How to catch prostate cancer before it's too late. The warning signs that can save your life.
What are the key signs of prostate cancer to watch out for? Often, there are no warning signs of prostate cancer in its early stage. This is why it is important to have annual PSA (prostate specific antigen) blood tests starting at age 40 to detect any abnormalities.
If you have a family history prostate cancer, be sure to ask your primare care physician: How likely is it that I will develop prostate cancer? How often should I be tested? What things can I do to prevent getting prostate cancer?
The signs of a "problem" prostate include: having to urinate frequently, being unable to empty the bladder completely and getting up several times a night to urinate. These signs often relate to an enlarged prostate, or BPH, which is readily treatable with medication.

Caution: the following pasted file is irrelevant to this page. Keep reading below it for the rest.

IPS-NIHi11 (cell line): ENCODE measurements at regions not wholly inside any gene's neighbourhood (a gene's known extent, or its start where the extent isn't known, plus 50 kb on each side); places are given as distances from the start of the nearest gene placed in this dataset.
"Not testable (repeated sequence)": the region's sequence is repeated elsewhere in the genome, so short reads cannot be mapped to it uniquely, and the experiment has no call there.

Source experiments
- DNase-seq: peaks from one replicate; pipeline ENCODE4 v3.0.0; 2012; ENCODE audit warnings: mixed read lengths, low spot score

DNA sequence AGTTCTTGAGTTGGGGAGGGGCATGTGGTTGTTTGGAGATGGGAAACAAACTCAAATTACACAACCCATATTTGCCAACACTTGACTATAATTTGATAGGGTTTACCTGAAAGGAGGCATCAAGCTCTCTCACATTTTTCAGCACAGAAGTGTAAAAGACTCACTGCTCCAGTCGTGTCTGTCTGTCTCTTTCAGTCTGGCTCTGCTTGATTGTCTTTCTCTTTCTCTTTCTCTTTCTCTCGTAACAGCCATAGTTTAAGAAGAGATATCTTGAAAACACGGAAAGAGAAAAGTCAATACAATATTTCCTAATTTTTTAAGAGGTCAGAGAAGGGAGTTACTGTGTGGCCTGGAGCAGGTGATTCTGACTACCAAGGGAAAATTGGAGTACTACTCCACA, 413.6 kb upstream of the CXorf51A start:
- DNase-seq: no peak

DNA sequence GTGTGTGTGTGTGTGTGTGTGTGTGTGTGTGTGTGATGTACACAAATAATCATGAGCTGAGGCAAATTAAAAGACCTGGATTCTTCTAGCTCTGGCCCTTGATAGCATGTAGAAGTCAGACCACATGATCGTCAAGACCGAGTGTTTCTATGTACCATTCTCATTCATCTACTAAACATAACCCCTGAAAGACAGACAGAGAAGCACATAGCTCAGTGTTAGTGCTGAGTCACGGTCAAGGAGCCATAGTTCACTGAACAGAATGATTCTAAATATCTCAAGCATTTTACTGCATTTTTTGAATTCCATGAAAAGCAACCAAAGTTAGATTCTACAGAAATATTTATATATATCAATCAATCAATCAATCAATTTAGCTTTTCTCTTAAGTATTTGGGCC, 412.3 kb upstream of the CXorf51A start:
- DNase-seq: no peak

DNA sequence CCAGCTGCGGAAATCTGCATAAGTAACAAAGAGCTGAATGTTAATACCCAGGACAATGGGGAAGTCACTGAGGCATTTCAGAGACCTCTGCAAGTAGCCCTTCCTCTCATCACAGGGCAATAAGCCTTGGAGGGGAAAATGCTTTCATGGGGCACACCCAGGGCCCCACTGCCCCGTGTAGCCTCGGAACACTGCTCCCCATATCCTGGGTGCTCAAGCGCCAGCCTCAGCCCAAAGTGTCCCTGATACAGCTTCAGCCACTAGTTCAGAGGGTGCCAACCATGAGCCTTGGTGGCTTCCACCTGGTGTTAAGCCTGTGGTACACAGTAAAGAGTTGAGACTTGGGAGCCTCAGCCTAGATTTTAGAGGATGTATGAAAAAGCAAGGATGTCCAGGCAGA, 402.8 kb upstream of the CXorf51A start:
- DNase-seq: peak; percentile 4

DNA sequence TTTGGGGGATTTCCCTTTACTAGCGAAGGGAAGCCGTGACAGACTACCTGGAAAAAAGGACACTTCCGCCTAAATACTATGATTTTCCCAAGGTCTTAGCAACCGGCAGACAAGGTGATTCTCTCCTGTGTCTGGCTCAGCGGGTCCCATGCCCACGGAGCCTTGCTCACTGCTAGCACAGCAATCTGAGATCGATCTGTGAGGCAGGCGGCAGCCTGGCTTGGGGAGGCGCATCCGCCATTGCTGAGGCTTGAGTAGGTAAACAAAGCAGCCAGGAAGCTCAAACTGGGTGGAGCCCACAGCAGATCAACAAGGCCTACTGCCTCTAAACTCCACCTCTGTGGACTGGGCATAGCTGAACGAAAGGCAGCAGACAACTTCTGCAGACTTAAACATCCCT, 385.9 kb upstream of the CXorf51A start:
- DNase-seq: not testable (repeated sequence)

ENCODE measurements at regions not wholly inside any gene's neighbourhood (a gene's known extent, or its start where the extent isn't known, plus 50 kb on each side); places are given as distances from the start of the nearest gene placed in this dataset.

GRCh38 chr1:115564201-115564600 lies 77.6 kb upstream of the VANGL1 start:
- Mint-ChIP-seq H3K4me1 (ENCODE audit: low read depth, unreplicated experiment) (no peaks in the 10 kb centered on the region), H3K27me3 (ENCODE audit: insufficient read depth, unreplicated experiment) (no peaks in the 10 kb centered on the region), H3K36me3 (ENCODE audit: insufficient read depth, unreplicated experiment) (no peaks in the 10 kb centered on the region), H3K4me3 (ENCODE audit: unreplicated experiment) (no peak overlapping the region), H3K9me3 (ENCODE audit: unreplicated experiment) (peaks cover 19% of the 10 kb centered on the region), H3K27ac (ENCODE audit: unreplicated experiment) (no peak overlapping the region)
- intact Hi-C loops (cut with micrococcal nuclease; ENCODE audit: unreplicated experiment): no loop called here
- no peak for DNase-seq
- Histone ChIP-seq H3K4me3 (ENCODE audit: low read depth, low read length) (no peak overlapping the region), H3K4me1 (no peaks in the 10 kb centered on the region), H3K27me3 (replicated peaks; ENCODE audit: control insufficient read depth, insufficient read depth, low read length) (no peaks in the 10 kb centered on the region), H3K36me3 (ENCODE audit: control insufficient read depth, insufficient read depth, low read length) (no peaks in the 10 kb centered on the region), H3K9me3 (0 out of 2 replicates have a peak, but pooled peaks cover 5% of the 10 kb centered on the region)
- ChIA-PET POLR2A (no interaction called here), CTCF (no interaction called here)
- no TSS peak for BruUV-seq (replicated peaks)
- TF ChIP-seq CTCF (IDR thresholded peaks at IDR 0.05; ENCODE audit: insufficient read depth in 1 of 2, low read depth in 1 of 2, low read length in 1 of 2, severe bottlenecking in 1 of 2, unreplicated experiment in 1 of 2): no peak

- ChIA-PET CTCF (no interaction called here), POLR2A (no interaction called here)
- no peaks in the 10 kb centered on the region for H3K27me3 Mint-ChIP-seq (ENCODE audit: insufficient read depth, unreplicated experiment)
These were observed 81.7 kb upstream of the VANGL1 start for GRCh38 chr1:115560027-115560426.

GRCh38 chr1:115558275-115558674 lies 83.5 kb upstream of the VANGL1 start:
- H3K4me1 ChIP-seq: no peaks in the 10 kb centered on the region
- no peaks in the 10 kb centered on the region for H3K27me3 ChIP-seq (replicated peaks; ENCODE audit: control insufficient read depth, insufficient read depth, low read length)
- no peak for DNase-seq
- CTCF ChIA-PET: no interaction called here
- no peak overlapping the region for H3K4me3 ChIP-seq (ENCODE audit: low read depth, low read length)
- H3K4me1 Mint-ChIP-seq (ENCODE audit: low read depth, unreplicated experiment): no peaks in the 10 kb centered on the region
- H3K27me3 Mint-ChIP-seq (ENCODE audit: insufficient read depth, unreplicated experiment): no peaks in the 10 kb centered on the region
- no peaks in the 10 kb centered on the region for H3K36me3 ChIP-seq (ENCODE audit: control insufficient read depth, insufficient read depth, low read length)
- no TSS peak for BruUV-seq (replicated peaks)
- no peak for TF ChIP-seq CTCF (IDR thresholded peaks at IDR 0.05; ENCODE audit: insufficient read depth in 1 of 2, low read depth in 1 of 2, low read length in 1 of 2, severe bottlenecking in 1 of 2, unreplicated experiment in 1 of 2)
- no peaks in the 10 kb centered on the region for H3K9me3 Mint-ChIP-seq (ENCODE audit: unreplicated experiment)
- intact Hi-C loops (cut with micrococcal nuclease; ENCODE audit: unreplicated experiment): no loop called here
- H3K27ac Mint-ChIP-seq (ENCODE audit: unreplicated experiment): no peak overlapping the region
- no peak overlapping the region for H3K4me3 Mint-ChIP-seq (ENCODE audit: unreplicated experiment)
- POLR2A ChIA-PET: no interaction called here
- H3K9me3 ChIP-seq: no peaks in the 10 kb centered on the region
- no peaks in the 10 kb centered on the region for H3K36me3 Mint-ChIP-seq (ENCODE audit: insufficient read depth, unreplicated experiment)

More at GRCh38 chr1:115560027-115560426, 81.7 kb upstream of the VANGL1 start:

In the advanced stages of prostate cancer, patients may experience blood in the urin or in the sperm and pain in the groin, back or stomach.
If you are diagnosed with prostate cancer, be sure to ask your doctor: What is my Gleason score? How many of the biopsy cores had cancer cells and what percent? Can we do imaging tests (preferably an endo-rectal MRI) to be sure that the tumor is contained within the capsule? What treatment do you recommend and do you anticipate that I will be cured? What are the side effects of the treatment?
It is always a good thing to get a second opinion. You should ask your doctor for the names of radiation oncologists, medical oncologists or another urologist. You should bring a copy of your pathology report and slides with you when you get a second opinion from a specialist.
You must be your own advocate and get the information that you need to beat prostate cancer. Copy this article or e-mail it to a family member or friend to alert them to the warning signs of prostate cancer.